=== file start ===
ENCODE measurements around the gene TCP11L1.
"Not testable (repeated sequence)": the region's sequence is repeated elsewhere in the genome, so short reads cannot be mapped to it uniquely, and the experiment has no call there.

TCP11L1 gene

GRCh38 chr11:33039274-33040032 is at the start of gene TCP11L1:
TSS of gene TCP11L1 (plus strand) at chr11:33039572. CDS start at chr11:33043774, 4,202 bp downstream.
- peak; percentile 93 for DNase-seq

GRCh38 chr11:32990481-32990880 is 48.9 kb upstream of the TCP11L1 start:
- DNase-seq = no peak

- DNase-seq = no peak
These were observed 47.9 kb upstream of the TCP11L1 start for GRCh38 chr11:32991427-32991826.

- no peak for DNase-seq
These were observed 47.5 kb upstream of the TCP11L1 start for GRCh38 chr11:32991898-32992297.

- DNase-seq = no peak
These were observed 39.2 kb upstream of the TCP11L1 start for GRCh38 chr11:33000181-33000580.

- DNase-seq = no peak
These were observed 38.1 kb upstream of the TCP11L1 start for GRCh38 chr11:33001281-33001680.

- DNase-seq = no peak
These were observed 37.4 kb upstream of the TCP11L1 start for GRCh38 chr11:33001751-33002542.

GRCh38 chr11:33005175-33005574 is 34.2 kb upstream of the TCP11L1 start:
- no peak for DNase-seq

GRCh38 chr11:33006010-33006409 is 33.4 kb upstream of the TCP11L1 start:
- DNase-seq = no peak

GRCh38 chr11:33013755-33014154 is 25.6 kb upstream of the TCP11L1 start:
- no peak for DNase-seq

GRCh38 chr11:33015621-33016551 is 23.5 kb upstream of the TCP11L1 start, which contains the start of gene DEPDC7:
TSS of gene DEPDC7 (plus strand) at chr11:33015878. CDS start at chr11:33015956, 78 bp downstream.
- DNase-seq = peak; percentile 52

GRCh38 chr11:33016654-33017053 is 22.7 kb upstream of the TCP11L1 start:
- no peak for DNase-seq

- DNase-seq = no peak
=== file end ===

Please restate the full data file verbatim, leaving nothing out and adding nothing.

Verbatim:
ENCODE measurements around the gene TCP11L1.
"Not testable (repeated sequence)": the region's sequence is repeated elsewhere in the genome, so short reads cannot be mapped to it uniquely, and the experiment has no call there.

TCP11L1 gene

GRCh38 chr11:33039274-33040032 is at the start of gene TCP11L1:
TSS of gene TCP11L1 (plus strand) at chr11:33039572. CDS start at chr11:33043774, 4,202 bp downstream.
- peak; percentile 93 for DNase-seq

GRCh38 chr11:32990481-32990880 is 48.9 kb upstream of the TCP11L1 start:
- DNase-seq = no peak

- DNase-seq = no peak
These were observed 47.9 kb upstream of the TCP11L1 start for GRCh38 chr11:32991427-32991826.

- no peak for DNase-seq
These were observed 47.5 kb upstream of the TCP11L1 start for GRCh38 chr11:32991898-32992297.

- DNase-seq = no peak
These were observed 39.2 kb upstream of the TCP11L1 start for GRCh38 chr11:33000181-33000580.

- DNase-seq = no peak
These were observed 38.1 kb upstream of the TCP11L1 start for GRCh38 chr11:33001281-33001680.

- DNase-seq = no peak
These were observed 37.4 kb upstream of the TCP11L1 start for GRCh38 chr11:33001751-33002542.

GRCh38 chr11:33005175-33005574 is 34.2 kb upstream of the TCP11L1 start:
- no peak for DNase-seq

GRCh38 chr11:33006010-33006409 is 33.4 kb upstream of the TCP11L1 start:
- DNase-seq = no peak

GRCh38 chr11:33013755-33014154 is 25.6 kb upstream of the TCP11L1 start:
- no peak for DNase-seq

GRCh38 chr11:33015621-33016551 is 23.5 kb upstream of the TCP11L1 start, which contains the start of gene DEPDC7:
TSS of gene DEPDC7 (plus strand) at chr11:33015878. CDS start at chr11:33015956, 78 bp downstream.
- DNase-seq = peak; percentile 52

GRCh38 chr11:33016654-33017053 is 22.7 kb upstream of the TCP11L1 start:
- no peak for DNase-seq

- DNase-seq = no peak